Guest Column: Are you ready for a dog?

Published 9:00 am Tuesday, February 27, 2018

By Michelle Nelson

Michelle Nelson is the owner of  The Pet Authority in Albert Lea.

Michelle Nelson

Dogs are referred to as “Man’s Best Friend” for a reason. They are the first ones to greet you when you get up in the morning or come home from work, they overlook all of your flaws and are always ready to shower you with plenty of affection. Dog ownership is a decision that reaps many rewards from a healthier lifestyle, a more active social life to constant companionship, but to fully enjoy these benefits, you must ask yourself the right questions before getting a dog.

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• Can I afford to have a dog? Expenses such as food, supplies, veterinary fees, grooming and boarding are a weekly expense. The price of food can vary greatly. Keep in mind the less you spend on food in the beginning, the more you will likely spend on vet bills later on in life.

• Am I willing to make a lifelong commitment to a dog? A dog’s average life span is 12 years. Does a dog fit into your plans for the next 12 years?

• Is my house big enough for all of us? Is my yard big enough for proper exercise? Daily exercise is extremely important, whether it’s playing fetch in the backyard, a brisk two-mile walk or playtime at the dog park. Cooped up energy results in a naughty dog.

• Will someone be at home for the dog during the day for physical attention, feeding, potty times, or will I be at work 10 hours a day without coming home? Pets need daily bonding time with their owners other than just filling the food and water bowl and being let outside.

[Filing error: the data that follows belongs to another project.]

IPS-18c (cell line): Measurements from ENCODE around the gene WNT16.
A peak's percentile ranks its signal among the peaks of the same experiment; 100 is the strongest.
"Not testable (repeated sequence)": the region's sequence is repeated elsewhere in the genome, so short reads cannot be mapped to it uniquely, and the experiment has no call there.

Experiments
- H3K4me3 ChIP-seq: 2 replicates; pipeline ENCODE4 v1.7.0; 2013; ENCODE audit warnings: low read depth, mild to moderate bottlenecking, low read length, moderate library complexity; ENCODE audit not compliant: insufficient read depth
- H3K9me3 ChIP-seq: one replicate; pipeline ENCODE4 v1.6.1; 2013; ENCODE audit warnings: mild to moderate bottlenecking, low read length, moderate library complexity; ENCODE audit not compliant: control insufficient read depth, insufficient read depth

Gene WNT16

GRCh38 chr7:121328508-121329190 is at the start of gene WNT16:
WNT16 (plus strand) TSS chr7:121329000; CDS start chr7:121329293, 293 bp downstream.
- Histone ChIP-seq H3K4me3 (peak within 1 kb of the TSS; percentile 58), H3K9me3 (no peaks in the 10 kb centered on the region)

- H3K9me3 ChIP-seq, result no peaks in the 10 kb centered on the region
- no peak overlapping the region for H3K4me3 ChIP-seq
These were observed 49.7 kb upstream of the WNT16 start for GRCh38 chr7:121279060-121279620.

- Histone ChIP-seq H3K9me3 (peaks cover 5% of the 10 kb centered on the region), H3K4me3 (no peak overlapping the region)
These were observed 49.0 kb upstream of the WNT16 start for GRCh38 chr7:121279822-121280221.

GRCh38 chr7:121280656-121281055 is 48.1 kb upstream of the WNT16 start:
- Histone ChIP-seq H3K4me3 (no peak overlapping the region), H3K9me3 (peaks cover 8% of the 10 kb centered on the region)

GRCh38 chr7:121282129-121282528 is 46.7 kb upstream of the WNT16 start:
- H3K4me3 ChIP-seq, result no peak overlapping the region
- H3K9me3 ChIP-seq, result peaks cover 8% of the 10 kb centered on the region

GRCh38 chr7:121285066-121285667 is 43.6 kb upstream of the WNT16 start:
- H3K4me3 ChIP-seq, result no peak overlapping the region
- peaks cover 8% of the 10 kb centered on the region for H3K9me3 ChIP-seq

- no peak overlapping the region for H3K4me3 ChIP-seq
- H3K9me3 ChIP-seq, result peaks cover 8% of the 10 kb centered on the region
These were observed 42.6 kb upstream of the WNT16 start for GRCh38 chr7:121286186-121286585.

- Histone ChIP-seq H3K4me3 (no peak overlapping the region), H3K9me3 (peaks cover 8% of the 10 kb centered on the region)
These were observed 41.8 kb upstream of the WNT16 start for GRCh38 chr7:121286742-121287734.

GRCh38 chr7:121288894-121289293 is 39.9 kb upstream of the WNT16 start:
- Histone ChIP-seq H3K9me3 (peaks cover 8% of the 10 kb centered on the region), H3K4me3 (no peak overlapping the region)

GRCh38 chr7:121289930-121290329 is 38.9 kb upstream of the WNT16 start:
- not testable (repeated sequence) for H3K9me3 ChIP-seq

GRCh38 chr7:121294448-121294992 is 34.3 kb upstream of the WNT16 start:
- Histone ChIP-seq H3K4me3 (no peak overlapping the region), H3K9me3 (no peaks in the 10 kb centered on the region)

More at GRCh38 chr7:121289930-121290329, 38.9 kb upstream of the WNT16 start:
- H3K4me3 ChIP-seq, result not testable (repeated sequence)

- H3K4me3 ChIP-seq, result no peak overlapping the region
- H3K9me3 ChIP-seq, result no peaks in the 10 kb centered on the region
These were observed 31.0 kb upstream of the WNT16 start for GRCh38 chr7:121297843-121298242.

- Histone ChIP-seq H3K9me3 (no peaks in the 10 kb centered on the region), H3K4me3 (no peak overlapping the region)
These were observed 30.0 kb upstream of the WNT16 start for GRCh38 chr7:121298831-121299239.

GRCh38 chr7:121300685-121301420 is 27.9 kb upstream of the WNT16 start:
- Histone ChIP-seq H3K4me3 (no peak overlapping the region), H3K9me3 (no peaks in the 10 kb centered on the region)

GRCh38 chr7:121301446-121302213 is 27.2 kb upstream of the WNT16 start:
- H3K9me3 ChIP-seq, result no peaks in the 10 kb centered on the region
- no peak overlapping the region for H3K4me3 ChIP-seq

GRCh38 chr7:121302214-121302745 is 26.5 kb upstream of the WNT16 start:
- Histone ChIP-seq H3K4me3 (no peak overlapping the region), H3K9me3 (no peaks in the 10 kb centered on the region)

• Will I have time to train, groom and care daily for my dog? Training is the largest time commitment when getting a new puppy, from potty training to the sit, stay and come, proper training in the beginning will result in years of enjoyment with your dog or lack of proper training can result in years of frustration for both you and your pet.

If you can answer yes to these questions, then it’s time for the next step: the breed.

This is such an important decision as the options are endless. Lap dogs (daschunds), hunting dogs (German short hair), herding dogs (Australian shepherd), guard dogs (German shepherds), family dogs (golden retrievers), they are all cute when they are puppies, so we easily get swept up in all that cuteness and forget to look at the future needs of the breed. Here are some things to consider when choosing the right breed:

• Size: Does the size of the dog suit your home, car, children and family/friends who might watch the dog while you are away?

• Coat length and type: Do you mind spending hours grooming a non-shedding dog that requires regular trips to the groomer, or do you prefer a shedding dog with minimal grooming but frequent house cleaning?

• Health: Are you willing to deal with possible health issues? From hip displaysia to respiratory issues, certain breeds are prone to certain health issues.

• Temperament. Some dogs are bred for looks, others for working, others for hunting, all of which result in a wide range of temperaments. Always meet the parents to see what their temperament is like.

Finally, you need to decide if you want to adopt or purchase from a breeder. That can be a pretty controversial topic with pros and cons to both. It all comes down to doing what is best for you, your family and your new pet. The long-term goal is to provide the best possible home that your new dog can thrive in for their entire lives.